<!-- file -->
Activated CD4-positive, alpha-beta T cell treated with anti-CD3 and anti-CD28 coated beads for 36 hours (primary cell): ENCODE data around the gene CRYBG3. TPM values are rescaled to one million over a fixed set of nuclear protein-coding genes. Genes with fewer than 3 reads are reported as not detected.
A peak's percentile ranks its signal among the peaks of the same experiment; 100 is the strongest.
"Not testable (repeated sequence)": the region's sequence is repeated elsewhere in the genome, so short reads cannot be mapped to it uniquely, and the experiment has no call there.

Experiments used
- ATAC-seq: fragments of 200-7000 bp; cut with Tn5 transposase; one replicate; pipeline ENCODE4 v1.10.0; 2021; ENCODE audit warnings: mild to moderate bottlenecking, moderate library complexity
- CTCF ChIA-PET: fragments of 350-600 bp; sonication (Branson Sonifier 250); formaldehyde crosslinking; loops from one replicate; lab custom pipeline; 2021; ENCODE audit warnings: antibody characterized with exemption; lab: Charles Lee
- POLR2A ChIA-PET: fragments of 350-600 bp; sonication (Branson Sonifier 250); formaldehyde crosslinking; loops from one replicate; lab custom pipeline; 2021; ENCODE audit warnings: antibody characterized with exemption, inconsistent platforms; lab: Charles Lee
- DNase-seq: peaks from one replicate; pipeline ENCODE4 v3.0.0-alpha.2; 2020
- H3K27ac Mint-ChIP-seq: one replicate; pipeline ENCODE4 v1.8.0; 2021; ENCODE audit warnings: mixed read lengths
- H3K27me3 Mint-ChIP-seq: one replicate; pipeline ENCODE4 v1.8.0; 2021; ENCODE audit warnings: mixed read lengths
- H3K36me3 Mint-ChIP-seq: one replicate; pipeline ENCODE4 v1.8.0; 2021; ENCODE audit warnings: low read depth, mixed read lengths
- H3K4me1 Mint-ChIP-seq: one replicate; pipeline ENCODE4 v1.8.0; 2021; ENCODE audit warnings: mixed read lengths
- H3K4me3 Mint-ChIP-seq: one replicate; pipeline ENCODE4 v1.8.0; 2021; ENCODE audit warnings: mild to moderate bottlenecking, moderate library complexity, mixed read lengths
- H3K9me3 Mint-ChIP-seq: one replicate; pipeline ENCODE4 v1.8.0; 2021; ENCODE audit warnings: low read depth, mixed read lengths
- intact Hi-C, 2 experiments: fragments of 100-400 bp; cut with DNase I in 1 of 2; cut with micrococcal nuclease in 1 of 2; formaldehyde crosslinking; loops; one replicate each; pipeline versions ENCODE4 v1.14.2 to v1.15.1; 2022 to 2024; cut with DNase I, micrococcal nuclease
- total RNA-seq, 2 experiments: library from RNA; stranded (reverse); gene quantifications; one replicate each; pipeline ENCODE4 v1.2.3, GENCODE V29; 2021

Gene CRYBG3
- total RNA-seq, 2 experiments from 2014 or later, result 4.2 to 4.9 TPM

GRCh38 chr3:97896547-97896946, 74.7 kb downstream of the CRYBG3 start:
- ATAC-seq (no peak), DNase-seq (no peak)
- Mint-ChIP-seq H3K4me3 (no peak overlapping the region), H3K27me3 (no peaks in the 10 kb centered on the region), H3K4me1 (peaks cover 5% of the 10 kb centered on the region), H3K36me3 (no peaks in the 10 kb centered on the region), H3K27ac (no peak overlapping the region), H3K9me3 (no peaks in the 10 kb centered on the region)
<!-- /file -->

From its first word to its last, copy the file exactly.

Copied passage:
Activated CD4-positive, alpha-beta T cell treated with anti-CD3 and anti-CD28 coated beads for 36 hours (primary cell): ENCODE data around the gene CRYBG3. TPM values are rescaled to one million over a fixed set of nuclear protein-coding genes. Genes with fewer than 3 reads are reported as not detected.
A peak's percentile ranks its signal among the peaks of the same experiment; 100 is the strongest.
"Not testable (repeated sequence)": the region's sequence is repeated elsewhere in the genome, so short reads cannot be mapped to it uniquely, and the experiment has no call there.

Experiments used
- ATAC-seq: fragments of 200-7000 bp; cut with Tn5 transposase; one replicate; pipeline ENCODE4 v1.10.0; 2021; ENCODE audit warnings: mild to moderate bottlenecking, moderate library complexity
- CTCF ChIA-PET: fragments of 350-600 bp; sonication (Branson Sonifier 250); formaldehyde crosslinking; loops from one replicate; lab custom pipeline; 2021; ENCODE audit warnings: antibody characterized with exemption; lab: Charles Lee
- POLR2A ChIA-PET: fragments of 350-600 bp; sonication (Branson Sonifier 250); formaldehyde crosslinking; loops from one replicate; lab custom pipeline; 2021; ENCODE audit warnings: antibody characterized with exemption, inconsistent platforms; lab: Charles Lee
- DNase-seq: peaks from one replicate; pipeline ENCODE4 v3.0.0-alpha.2; 2020
- H3K27ac Mint-ChIP-seq: one replicate; pipeline ENCODE4 v1.8.0; 2021; ENCODE audit warnings: mixed read lengths
- H3K27me3 Mint-ChIP-seq: one replicate; pipeline ENCODE4 v1.8.0; 2021; ENCODE audit warnings: mixed read lengths
- H3K36me3 Mint-ChIP-seq: one replicate; pipeline ENCODE4 v1.8.0; 2021; ENCODE audit warnings: low read depth, mixed read lengths
- H3K4me1 Mint-ChIP-seq: one replicate; pipeline ENCODE4 v1.8.0; 2021; ENCODE audit warnings: mixed read lengths
- H3K4me3 Mint-ChIP-seq: one replicate; pipeline ENCODE4 v1.8.0; 2021; ENCODE audit warnings: mild to moderate bottlenecking, moderate library complexity, mixed read lengths
- H3K9me3 Mint-ChIP-seq: one replicate; pipeline ENCODE4 v1.8.0; 2021; ENCODE audit warnings: low read depth, mixed read lengths
- intact Hi-C, 2 experiments: fragments of 100-400 bp; cut with DNase I in 1 of 2; cut with micrococcal nuclease in 1 of 2; formaldehyde crosslinking; loops; one replicate each; pipeline versions ENCODE4 v1.14.2 to v1.15.1; 2022 to 2024; cut with DNase I, micrococcal nuclease
- total RNA-seq, 2 experiments: library from RNA; stranded (reverse); gene quantifications; one replicate each; pipeline ENCODE4 v1.2.3, GENCODE V29; 2021

Gene CRYBG3
- total RNA-seq, 2 experiments from 2014 or later, result 4.2 to 4.9 TPM

GRCh38 chr3:97896547-97896946, 74.7 kb downstream of the CRYBG3 start:
- ATAC-seq (no peak), DNase-seq (no peak)
- Mint-ChIP-seq H3K4me3 (no peak overlapping the region), H3K27me3 (no peaks in the 10 kb centered on the region), H3K4me1 (peaks cover 5% of the 10 kb centered on the region), H3K36me3 (no peaks in the 10 kb centered on the region), H3K27ac (no peak overlapping the region), H3K9me3 (no peaks in the 10 kb centered on the region)